“We are all creatures of habits,” Annacone said. “Roger has won a lot a certain way, and when you’ve done that for four or five years and then in Year 6 or 7 that shot that used to be a winner isn’t a winner anymore, the tendency in human nature is to overplay a little bit. And that’s what’s happening. His couple of patterns that used to be very dominant are still successful against 95 percent of the guys — just not against that last five percent.”

Annacone understandably leans toward Federer’s hiring a full-time coach. “I always feel in an individual sports, it’s up to the guy on court, but as you watch the evolution of careers, it’s good to have someone you trust and who understands you and what you’re trying to do and also your game and the history of what’s gone on,” he said.

To say that Federer has been without a coach is not entirely accurate. He has had world-class voices in his ear, including Jose Higueras last year and Darren Cahill for nine days this year. Both men surely discussed tactical and technical solutions to the negative trends.

Applying those solutions is up to Federer. He has looked, if anything, too intent on getting results: hence the tears and the crumpled racket when the shots won’t obey the mind down the stretch. Perhaps there is more to the mental block: something personal, something private. Tennis is, after all, a mirror to its practitioners’ souls. But knowing what we know, it still seems premature to start summing up the Federer era.

“He may choose to keep doing what he’s been doing and not tweaking, and that’s his choice as a champion,” Annacone said. “But for me it would be a shame. If you have a lot of weapons in your arsenal and choose not to use them, what’s the point in having them? It’s a matter of managing them a bit differently than he did a few years ago.”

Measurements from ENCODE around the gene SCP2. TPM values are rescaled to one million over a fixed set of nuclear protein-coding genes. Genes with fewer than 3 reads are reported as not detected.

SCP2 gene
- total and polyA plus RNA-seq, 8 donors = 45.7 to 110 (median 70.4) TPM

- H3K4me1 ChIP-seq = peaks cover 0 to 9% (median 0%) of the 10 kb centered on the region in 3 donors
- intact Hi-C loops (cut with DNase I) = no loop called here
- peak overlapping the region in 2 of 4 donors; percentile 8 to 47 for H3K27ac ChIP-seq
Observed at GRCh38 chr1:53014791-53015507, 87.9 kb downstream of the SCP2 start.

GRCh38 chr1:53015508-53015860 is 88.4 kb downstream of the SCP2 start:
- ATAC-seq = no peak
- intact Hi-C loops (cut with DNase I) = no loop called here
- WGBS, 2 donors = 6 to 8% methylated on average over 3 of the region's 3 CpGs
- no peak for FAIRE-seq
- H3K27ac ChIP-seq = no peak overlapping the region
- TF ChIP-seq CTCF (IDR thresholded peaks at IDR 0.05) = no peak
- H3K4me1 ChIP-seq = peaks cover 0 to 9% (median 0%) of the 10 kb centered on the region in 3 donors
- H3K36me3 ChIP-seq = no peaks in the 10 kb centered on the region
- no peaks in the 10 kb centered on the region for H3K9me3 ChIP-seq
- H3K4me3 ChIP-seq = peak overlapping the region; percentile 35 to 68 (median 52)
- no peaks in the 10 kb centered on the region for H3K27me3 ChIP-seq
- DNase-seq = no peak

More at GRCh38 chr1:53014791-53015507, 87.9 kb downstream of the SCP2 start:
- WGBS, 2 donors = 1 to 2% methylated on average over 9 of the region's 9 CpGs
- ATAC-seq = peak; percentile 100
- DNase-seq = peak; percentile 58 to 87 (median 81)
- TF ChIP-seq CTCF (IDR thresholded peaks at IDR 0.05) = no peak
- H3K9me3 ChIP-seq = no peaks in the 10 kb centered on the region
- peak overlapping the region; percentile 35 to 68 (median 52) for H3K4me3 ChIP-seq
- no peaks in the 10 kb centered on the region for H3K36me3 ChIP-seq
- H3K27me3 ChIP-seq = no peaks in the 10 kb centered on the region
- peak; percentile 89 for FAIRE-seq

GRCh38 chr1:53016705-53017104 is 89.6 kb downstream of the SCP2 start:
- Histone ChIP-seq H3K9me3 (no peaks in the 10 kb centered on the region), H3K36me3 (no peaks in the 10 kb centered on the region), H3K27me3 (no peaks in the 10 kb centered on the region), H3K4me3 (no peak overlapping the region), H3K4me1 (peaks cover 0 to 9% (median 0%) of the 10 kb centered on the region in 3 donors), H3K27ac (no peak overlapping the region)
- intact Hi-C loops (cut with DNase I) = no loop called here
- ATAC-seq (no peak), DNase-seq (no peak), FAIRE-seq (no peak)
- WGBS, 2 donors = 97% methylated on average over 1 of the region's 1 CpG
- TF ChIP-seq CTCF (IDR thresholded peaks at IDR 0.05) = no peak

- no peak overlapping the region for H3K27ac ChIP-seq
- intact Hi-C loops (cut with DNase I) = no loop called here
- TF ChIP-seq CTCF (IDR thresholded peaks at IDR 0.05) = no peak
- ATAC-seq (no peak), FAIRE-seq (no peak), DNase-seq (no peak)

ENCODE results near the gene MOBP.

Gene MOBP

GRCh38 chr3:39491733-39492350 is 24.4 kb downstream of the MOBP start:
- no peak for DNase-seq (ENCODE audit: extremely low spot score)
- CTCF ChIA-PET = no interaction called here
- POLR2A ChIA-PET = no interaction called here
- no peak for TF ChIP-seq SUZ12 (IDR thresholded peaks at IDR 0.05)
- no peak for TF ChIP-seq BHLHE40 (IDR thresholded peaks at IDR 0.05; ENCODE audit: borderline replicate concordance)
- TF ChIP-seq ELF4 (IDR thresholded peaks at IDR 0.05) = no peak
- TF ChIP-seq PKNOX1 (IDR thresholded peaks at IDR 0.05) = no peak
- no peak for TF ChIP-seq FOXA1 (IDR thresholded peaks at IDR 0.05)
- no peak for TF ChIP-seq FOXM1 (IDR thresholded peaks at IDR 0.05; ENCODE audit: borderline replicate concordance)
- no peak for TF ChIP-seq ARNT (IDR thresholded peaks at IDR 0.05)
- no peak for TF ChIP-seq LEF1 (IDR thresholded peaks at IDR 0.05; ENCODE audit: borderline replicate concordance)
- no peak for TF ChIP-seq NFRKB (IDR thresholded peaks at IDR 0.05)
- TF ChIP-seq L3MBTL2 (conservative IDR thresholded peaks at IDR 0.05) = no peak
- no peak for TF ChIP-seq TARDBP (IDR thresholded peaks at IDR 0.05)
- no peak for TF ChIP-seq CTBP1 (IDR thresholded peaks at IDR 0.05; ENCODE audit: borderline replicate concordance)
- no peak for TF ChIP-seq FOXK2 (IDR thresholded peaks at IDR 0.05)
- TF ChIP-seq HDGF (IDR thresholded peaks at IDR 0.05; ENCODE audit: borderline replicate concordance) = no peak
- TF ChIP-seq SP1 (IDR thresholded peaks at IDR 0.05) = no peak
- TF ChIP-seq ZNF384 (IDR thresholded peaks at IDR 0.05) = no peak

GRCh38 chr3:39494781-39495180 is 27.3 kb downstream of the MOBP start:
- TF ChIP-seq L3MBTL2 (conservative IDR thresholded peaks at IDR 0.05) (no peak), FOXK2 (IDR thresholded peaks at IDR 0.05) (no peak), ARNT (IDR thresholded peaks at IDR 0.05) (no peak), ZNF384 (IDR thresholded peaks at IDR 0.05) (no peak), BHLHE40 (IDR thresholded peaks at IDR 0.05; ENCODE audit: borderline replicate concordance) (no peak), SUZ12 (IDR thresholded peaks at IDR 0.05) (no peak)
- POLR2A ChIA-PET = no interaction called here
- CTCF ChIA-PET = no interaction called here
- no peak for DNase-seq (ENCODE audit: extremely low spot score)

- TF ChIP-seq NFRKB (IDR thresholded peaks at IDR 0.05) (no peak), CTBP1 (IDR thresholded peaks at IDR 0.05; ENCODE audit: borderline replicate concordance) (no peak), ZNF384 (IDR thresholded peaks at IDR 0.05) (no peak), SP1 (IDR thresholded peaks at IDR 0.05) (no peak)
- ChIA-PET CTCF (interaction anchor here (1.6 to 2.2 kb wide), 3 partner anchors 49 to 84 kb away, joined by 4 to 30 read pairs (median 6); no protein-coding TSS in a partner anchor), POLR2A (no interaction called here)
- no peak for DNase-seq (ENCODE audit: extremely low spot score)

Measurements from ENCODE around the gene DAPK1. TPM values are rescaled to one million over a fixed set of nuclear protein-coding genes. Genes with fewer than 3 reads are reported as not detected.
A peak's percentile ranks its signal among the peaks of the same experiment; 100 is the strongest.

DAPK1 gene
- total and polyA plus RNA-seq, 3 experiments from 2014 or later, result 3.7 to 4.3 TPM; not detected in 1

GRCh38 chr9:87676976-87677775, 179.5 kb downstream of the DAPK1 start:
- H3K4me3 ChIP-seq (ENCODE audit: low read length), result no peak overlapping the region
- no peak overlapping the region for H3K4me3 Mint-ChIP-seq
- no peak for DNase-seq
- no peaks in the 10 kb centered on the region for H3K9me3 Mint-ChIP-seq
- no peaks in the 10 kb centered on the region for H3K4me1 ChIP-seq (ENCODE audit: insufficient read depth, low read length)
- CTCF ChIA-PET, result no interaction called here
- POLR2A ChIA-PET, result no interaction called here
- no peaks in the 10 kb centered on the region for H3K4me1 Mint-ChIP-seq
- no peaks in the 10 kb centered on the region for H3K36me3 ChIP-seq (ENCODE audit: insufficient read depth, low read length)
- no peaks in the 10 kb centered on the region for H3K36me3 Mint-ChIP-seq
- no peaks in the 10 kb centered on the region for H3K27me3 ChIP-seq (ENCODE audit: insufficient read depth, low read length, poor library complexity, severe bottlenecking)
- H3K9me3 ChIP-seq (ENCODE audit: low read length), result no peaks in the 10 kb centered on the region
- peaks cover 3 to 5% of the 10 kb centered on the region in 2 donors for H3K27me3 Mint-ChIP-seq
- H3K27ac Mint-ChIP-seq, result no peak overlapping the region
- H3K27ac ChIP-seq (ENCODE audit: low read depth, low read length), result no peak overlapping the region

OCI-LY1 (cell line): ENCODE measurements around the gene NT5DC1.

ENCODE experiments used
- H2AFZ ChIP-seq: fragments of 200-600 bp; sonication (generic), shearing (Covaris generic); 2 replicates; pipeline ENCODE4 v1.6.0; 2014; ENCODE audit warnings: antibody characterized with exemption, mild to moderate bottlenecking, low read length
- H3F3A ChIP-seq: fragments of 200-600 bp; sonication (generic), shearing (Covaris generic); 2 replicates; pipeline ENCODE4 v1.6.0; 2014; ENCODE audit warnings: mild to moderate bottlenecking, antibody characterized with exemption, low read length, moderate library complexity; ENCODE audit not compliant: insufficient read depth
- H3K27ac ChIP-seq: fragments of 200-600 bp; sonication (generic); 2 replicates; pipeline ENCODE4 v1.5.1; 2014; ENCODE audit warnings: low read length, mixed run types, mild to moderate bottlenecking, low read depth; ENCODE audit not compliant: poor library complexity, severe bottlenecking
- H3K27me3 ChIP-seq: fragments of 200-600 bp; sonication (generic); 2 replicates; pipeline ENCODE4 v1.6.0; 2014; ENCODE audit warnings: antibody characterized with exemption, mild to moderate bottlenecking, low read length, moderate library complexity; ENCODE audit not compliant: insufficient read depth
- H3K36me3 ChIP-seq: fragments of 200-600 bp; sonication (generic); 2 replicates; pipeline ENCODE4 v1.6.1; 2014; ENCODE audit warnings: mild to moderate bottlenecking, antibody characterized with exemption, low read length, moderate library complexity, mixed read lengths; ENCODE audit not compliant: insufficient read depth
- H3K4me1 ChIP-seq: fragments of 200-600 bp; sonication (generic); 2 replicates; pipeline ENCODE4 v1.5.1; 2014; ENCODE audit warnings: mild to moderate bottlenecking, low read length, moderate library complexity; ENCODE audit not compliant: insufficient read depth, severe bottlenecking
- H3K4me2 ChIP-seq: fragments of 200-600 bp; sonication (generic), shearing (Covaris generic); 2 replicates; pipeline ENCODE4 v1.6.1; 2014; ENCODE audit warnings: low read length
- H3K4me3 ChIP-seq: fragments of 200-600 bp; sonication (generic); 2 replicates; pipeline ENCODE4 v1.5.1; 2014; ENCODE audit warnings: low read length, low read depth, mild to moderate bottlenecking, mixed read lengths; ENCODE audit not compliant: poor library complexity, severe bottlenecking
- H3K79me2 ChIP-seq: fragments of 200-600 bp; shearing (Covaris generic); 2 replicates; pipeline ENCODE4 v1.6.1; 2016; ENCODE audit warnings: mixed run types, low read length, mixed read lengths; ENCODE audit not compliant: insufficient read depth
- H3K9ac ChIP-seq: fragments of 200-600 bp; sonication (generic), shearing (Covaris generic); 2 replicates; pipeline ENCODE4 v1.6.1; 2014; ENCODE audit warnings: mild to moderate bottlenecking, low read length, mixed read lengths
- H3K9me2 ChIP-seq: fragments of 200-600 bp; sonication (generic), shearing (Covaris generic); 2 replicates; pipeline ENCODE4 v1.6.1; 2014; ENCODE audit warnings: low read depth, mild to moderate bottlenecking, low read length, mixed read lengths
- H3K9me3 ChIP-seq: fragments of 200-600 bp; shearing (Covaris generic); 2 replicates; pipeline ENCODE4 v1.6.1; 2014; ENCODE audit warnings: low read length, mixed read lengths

Interesting and very fair analysis, imo.

I agree, I think this is the most thoughtful and balanced article on federer I have read in the past year or so.

theduh
04-09-2009, 12:40 PM
Paul Annacone for president!

fastdunn
04-09-2009, 01:58 PM
great article. i'm with the author. i would be surprised if federer goes straight down hill from here. i think he would come back.

comparing with the comeback of sampras:

advantage: federer is younger and the down fall is not as severe as sampras'.
sampras went down around 30 and he was losing 1st round at wimbledon.

disadvantage: sampras had more room to adjust. all court game still worked in 2001 or 2002. federer has less room to adjust. the surfaces are slow and the ball is heavier. net game's impact is much smaller in today's environment. IMHO, even if federer adjusts, his main game will be the baseline game.

vtmike
04-09-2009, 02:13 PM
Another sentimental article about Federer's decline...so what else is new? But nonetheless good article!

Richie Rich
04-09-2009, 02:36 PM